With temperatures nearing 100 degrees in Western New York this week, Buffalo residents who are blessed enough to have air conditioning will be blasting that cool air to avoid melting. But what if you’re not one of the lucky ones who has an air conditioning unit or central air in their apartment? Is your landlord required to provide that for you on extremely hot days here in WNY?

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As a renter, you are entitled to several things to protect you after you sign your lease.

The biggest thing here in New York state is the right to have heat in your apartment during the winter months. According to New York’s “Tenant’s Rights Guide” put out by the NY Attorney General, “Heat must be supplied from October 1 through May 31 to tenants in multiple dwellings. If the outdoor temperature falls below 55°F between the hours of six a.m. and ten p.m., each apartment must be heated to a temperature of at least 68°F. If the outdoor temperature falls below 40°F between the hours of ten p.m. and six a.m., each apartment must be heated to a temperature of at least 55°F.” Remember that you also have the right to request copies of the past two years' worth of heating bills before you sign your lease, so you’ll have an idea of how to budget appropriately.

As for air-conditioning in the hot summer months, that can be a little tricky. If your apartment had a working A/C unit or central air when it was originally leased to you, the landlord is technically required to fix it. As explained by attorney Matthew S. Chase in, a landlord/tenant attorney from MO, in a response to a post on avvo.com, “In essence, you have the right to the premises as when it was leased to you, that is, with all the amenities as when it was shown to you. If they refuse the repair of the central A/C, you can be released from the lease.”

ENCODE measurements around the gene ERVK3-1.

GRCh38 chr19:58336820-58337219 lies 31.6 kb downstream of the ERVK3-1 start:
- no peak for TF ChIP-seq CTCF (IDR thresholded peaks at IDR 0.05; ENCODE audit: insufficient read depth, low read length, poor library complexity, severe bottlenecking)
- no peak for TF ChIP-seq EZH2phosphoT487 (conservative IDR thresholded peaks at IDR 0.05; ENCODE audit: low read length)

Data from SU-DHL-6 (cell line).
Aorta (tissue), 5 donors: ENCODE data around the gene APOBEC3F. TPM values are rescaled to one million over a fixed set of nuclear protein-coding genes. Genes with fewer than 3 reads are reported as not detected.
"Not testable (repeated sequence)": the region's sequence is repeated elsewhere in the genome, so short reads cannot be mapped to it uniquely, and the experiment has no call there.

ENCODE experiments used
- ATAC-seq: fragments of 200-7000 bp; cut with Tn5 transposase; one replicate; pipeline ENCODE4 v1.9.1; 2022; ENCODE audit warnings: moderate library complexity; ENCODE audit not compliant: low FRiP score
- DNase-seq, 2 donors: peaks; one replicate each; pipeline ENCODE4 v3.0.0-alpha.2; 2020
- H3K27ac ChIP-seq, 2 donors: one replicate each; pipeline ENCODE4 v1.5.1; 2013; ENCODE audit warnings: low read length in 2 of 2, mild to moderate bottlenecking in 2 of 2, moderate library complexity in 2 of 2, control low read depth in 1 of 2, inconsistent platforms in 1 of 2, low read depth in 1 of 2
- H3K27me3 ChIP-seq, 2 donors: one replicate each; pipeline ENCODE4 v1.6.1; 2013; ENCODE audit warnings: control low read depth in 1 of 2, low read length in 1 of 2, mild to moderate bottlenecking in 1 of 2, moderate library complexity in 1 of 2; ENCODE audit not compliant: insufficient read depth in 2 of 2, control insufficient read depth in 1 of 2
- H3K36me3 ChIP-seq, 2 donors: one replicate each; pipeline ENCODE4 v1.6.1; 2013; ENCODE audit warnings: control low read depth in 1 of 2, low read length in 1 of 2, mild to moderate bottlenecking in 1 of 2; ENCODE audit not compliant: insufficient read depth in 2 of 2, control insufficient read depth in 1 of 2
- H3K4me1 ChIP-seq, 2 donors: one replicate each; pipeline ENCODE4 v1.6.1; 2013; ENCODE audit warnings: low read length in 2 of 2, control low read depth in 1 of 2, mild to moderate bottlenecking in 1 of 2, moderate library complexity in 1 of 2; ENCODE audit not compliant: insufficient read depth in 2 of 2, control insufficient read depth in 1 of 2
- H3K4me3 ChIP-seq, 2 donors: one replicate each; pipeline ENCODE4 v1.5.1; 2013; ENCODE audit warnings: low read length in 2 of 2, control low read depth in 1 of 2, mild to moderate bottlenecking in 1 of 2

It’s recommended that before you move into a unit with air conditioning, you ask the landlord to provide a clause in your lease with a procedure to follow in case it stops working or needs repairs. 

Now, the bad news for many hot New Yorkers: the state doesn’t consider air-conditioning to be a “necessity” for renters, and there is no requirement for a landlord to provide one in hot weather.

You can, however, take matters into your own hands and purchase a window unit or other air conditioner if you choose. There are some catches though, depending on if you pay your own electricity bill or if your landlord does.

If you use a service like National Grid to personally pay your electric bill, and you purchase an air conditioner that’s a window unit, your landlord may collect a $5 per-month charge for each unit that extends outside the window line.

If your landlord pays your electric bill, your landlord may charge you a surcharge for the use of electricity that the air conditioner uses. For more info, click here.

Stay cool, Buffalo!

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